The early version of “Somebody Up There Likes Me” is simply inspired here and so heavy with Sanborn’s sax it drips authenticity. It’s Bowie’s vocal that sounds sublime here and a completely different take and delivery on this version that makes it thoroughly enjoyable, while the back-up singers give a beautiful gospel touch to the entire affair.  THIS version sounds like Bowie’s authentic take on soul music, not compromising his vocals, sounding like Bowie. It’s got feeling. It’s more organic. These things are true of the entire album it turns out. It also sounds damn good coming in on the heels of “…Only Dancing (Again)”. There is a consistency at work here. Closing the first side is “It’s Gonna Be Me”, first heard on the Rykodisc release from the ’90s and it works so perfectly here that it breaks my heart. A slow burning, bluesy, piano number to start, with some fantastically smoky vocals from Bowie. Once more the choir of backup singers brings a gospel vibe to the entire thing and an angelic sting to the entire affair.  Sanborn is three for three on this side as well and at the end of the first side, The Gouster is already worlds better than Young Americans, a big part of that is that all three of the songs work together toward a consistent sound, an actual vibe that carries through the entire side. The same cannot be said of either side of Young Americans.

“Who Can I Be Now” is one of the best Bowie songs of the entire Plastic Soul era and it’s a great way to open up the second side of The Gouster. Another song first heard on the Ryko release, I remember being baffled at why this wasn’t included on Young Americans, when it was vastly superior to “Win” or nearly anything between the singles. Once again, it’s got the consistent vibe from the first side. It’s more fitting on Bowie than what he attempts on Young Americans, which comes across as forced. This is the culmination of his love of soul music hinted at in songs like “Drive In Saturday” and other select cuts over the years. It’s also the anthem of Bowie’s life and identity crisis at the time, as well as the fitting name for the box set where Bowie was losing his mind in America and living on cocaine. It occurs to me that the box set could be called  “That One Time America Nearly Killed David Bowie.” Still, “Who Can I Be Now” is simply stunning and once more Sanborn and the choir are right up front in the mix.  It’s a pretty magnificent opening. The album seems to be literally telling the story of breaking free from the past and moving on with life.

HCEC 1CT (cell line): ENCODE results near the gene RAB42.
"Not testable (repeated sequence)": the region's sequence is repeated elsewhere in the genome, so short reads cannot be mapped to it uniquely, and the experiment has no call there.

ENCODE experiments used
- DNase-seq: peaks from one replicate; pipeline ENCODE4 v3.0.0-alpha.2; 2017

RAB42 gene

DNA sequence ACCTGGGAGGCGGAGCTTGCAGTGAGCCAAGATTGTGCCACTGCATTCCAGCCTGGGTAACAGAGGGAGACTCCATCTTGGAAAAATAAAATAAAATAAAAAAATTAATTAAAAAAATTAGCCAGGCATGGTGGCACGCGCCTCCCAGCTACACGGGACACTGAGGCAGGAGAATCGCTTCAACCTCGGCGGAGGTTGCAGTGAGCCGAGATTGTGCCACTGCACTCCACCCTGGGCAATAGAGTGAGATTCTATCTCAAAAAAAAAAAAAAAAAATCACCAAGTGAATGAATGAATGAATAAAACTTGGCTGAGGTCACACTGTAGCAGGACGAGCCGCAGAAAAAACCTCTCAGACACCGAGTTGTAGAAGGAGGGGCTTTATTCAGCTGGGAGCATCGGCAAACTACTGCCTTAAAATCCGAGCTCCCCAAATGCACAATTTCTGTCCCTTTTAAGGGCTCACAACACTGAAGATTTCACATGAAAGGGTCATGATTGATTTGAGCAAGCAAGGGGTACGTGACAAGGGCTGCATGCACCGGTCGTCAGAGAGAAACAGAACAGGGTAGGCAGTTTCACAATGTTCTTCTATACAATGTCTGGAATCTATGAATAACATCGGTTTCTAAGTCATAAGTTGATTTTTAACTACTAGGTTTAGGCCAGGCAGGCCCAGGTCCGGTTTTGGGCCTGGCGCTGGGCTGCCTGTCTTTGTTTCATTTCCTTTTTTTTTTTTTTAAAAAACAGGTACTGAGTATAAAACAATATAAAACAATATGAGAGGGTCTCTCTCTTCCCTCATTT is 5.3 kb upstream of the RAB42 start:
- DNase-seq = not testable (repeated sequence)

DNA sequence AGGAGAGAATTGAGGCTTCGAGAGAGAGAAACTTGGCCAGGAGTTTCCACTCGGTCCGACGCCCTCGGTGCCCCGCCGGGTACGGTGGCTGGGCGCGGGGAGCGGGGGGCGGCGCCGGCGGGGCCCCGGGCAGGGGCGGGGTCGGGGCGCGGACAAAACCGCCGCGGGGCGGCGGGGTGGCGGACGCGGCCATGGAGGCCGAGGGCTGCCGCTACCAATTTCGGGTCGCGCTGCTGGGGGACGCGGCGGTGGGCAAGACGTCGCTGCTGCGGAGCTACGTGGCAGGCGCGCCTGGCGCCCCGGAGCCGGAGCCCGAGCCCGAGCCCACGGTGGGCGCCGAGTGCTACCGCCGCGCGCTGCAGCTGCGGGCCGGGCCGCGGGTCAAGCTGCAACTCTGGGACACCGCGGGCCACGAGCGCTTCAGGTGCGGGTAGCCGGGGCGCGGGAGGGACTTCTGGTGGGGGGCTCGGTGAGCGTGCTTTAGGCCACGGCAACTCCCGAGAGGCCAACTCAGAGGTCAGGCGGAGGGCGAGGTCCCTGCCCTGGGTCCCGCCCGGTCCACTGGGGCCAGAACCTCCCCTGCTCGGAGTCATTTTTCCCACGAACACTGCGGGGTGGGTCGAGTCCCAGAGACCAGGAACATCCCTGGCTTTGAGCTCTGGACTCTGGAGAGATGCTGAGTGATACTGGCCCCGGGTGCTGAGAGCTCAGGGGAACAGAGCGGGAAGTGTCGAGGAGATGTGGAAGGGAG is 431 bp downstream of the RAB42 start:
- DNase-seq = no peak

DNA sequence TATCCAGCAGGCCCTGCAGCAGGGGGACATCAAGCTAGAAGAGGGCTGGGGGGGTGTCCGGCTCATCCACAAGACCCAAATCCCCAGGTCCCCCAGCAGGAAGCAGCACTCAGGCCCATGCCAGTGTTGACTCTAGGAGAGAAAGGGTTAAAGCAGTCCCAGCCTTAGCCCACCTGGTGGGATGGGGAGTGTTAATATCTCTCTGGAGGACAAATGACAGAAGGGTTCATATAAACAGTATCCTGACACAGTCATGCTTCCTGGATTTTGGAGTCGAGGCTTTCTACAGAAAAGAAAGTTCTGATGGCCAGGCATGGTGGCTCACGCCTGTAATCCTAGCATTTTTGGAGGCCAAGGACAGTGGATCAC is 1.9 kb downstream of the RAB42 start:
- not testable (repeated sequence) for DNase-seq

The early version of “Can You Hear Me” has a better groove by far and is a more stark, soulful presentation, much in line with the atmospherics being used throughout the record. It’s a beautiful piano piece, much akin to “It’s Gonna Be Me” on side one. As jazzy as it is soulful, it’s a song to simply lose yourself in like a fantastic bath. Again Bowie’s vocals on this version feel more heartfelt and authentic, rather than forced and charicatured. This explodes into “Young Americans” which works incredibly well in this slot and the song honestly doesn’t stand out so much for being out of step with the rest, but it does have a far more rich production. The album builds up to this song and if it had been the teaser single for this album, people wouldn’t have felt slightly duped the preview. Otherwise, it works well with The Gouster and clearly belongs that’s been on a record so heavy with Sanborn and backup singers, with wild percussion. It’s the same version on the original album, no reason to fuck with the formula on this one. An early version of “Right” meets the jazzy fade out of the hit single with a super smooth groove and carries out the entire album with a super hypnotic disco delivery, with the vocals and the effects being nearly as fascinating as the music. It simply has more vitality than the eventual version. It’s a funky and effective way to end The Gouster, which thankfully, doesn’t suck. It’s a brilliant soul album experiment by David Bowie and artistically speaking, it’s a much better, more cohesive work than Young Americans ended up being.